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1.
Acta Odontol Latinoam ; 34(1): 104-1112, 2021 Aug 01.
Artículo en Inglés | MEDLINE | ID: mdl-34570154

RESUMEN

Great variation has been reported in worldwide prevalence of Molar Incisor Hypomineralization (MIH) and Hypomineralized Second Primary Molar (HSPM). South America has the highest regional prevalence. The aim of this study was to determine the prevalence and distribution of MIH HSPM in 6- to 12-year-old children who received care at two dental healthcare services (public and private) in Caracas Metropolitan Area, Venezuela. A cross-sectional prospective study was conducted on 145 children, of whom 121 were selected in the stratified random sample. A calibrated examiner (Kappa=0.878/0.831) evaluated all patients following the MIH diagnosis criteria established by the European Academy of Paediatric Dentistry and using a valid and reliable instrument. Data were analyzed with a significance level of 5%. Of the 121 children, 46.28% (56) were male and 53.72% (65) female, average age 8.83 ± 1.61. The prevalence of MIH/HSPM was 25.6%/20%. Both enamel defects were more prevalent in females (p-value=0.026/0.005). Severe MIH/HSPM was present in 21.8%/31.2% of cases. Average number of affected teeth was 4.16 ± 2.19/1.68 ± 0.74; and the condition was more frequent in upper molars (67.7%/51.4%). It was concluded that prevalence of MIH in 6- to 12-year-old Venezuelan children who received care in Caracas Metropolitan Area was higher than the previously estimated prevalence for South America, with predominance of mild affectation and more frequently occurring in upper molars.


Asunto(s)
Hipoplasia del Esmalte Dental , Niño , Estudios Transversales , Atención Odontológica , Hipoplasia del Esmalte Dental/epidemiología , Femenino , Humanos , Masculino , Prevalencia , Estudios Prospectivos , Venezuela/epidemiología
2.
Acta Odontol Latinoam ; 34(2): 104-1112, 2021 Aug 01.
Artículo en Inglés | MEDLINE | ID: mdl-34570857

RESUMEN

Great variation has been reported in worldwide prevalence of Molar Incisor Hypomineralization (MIH) and Hypomineralized Second Primary Molar (HSPM). South America has the highest regional prevalence. The aim of this study was to determine the prevalence and distribution of MIH HSPM in 6- to 12-year-old children who received care at two dental healthcare services (public and private) in Caracas Metropolitan Area, Venezuela. A cross-sectional prospective study was conducted on 145 children, of whom 121 were selected in the stratified random sample. A calibrated examiner (Kappa=0.878/0.831) evaluated all patients following the MIH diagnosis criteria established by the European Academy of Paediatric Dentistry and using a valid and reliable instrument. Data were analyzed with a significance level of 5%. Of the 121 children, 46.28% (56) were male and 53.72% (65) female, average age 8.83 ± 1.61. The prevalence of MIH/HSPM was 25.6%/20%. Both enamel defects were more prevalent in females (p-value=0.026/0.005). Severe MIH/HSPM was present in 21.8%/31.2% of cases. Average number of affected teeth was 4.16 ± 2.19/1.68 ± 0.74; and the condition was more frequent in upper molars (67.7%/51.4%). It was concluded that prevalence of MIH in 6- to 12-year-old Venezuelan children who received care in Caracas Metropolitan Area was higher than the previously estimated prevalence for South America, with predominance of mild affectation and more frequently occurring in upper molars.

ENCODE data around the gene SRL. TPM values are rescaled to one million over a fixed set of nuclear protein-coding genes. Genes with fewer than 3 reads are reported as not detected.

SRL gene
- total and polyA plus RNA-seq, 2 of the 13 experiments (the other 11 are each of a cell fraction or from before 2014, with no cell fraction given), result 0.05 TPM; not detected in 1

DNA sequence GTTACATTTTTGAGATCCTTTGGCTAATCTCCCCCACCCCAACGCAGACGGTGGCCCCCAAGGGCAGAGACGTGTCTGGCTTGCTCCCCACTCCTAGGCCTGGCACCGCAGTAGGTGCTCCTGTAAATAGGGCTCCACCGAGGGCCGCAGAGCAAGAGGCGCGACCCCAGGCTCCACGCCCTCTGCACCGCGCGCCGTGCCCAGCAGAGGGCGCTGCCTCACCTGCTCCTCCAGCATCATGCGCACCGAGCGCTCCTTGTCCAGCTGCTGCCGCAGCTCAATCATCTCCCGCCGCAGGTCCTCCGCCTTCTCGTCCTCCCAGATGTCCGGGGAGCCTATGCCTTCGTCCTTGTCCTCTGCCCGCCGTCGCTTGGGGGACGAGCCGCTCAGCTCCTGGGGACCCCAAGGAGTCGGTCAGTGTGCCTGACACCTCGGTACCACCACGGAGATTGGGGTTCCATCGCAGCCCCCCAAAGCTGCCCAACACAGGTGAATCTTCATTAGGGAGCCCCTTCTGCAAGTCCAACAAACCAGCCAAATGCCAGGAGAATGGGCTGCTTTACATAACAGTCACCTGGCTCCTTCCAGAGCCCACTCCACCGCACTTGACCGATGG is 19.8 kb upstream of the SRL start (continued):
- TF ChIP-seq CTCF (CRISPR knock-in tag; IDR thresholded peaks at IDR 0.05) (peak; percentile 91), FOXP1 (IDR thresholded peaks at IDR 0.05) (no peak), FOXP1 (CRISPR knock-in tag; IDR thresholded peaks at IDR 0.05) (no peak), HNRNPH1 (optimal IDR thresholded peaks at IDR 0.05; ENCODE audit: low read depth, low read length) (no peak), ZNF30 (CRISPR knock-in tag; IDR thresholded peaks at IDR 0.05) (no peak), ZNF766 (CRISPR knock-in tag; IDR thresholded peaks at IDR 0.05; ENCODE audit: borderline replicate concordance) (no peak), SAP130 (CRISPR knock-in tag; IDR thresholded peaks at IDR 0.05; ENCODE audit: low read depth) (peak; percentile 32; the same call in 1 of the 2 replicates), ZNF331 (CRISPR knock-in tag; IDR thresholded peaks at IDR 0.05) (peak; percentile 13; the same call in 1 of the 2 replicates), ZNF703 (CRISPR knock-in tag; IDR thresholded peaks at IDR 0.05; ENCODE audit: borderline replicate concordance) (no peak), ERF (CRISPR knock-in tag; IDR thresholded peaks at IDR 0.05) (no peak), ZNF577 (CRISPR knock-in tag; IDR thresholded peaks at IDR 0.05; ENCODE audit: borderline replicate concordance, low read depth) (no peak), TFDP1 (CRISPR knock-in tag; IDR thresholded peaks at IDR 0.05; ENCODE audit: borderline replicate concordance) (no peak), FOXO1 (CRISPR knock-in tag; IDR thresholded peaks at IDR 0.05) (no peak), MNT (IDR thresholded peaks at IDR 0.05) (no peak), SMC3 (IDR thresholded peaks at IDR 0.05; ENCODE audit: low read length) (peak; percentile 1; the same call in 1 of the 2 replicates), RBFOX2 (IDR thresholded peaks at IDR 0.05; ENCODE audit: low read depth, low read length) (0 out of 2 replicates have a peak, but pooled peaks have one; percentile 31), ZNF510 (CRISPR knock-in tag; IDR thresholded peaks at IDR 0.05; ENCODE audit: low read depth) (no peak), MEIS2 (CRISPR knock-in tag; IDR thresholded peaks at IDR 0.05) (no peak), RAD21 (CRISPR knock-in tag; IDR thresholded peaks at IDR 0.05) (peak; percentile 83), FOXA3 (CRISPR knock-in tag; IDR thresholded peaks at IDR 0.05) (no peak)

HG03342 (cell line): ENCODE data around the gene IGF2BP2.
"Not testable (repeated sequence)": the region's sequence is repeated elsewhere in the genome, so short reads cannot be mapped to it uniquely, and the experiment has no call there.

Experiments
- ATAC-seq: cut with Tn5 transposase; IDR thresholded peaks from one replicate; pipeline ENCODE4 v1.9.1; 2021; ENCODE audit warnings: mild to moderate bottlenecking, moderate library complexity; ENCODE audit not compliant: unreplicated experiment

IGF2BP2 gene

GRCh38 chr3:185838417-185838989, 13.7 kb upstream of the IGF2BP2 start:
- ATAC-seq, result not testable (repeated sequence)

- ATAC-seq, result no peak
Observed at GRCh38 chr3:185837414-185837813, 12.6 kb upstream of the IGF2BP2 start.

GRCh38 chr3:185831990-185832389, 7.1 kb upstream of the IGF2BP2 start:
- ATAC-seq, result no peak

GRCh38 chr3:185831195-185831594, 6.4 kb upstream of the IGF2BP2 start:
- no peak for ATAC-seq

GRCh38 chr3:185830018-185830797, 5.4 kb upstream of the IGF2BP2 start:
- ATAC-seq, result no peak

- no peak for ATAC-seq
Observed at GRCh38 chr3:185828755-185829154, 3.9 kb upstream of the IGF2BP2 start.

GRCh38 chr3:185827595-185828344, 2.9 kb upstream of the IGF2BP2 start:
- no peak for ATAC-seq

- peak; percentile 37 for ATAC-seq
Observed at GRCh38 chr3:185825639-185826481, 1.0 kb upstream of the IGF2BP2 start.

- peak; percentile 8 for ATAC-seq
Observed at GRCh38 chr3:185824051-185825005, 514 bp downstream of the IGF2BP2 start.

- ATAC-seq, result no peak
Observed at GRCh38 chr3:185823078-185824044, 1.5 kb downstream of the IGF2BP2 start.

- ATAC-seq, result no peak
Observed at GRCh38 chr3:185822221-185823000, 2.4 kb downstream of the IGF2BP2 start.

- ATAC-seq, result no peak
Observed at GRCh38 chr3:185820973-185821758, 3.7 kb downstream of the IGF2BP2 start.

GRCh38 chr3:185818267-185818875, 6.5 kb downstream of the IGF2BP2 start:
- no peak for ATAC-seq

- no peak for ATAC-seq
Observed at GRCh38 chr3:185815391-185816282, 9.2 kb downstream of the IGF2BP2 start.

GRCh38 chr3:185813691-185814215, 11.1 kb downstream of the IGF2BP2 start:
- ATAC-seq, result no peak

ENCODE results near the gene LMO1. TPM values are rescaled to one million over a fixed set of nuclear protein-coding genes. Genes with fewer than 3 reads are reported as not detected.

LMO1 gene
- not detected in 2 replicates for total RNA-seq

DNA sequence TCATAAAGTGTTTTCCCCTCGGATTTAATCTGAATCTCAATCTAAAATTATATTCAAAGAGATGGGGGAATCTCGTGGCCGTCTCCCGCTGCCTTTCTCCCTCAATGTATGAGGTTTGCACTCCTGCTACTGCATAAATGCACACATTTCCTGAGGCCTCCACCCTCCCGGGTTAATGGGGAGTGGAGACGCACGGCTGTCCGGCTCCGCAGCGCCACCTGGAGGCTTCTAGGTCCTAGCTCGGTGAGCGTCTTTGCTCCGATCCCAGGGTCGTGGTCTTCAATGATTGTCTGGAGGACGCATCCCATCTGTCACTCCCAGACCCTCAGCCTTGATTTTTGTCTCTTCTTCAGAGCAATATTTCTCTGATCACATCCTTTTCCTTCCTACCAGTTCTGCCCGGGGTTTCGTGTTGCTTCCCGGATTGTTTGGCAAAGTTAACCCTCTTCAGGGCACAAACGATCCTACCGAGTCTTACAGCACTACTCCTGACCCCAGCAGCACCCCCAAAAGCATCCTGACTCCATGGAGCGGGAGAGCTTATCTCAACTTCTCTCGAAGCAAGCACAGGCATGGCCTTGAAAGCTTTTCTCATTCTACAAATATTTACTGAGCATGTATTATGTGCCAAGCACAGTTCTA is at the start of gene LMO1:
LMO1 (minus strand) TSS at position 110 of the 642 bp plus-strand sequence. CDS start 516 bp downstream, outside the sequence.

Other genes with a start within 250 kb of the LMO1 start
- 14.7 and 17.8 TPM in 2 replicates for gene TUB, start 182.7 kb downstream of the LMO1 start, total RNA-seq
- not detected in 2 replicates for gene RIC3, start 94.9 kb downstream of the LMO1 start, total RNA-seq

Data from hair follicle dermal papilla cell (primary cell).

Asunto(s)
Hipoplasia del Esmalte Dental , Niño , Estudios Transversales , Atención Odontológica , Hipoplasia del Esmalte Dental/epidemiología , Femenino , Humanos , Masculino , Prevalencia , Estudios Prospectivos , Venezuela/epidemiología
3.
Washington, D.C.; OPS; 2021-09-24. (OPS/ONUSIDA/CDE/COVID-19/21-0013).
en Español | PAHO-IRIS | ID: phr-54912

RESUMEN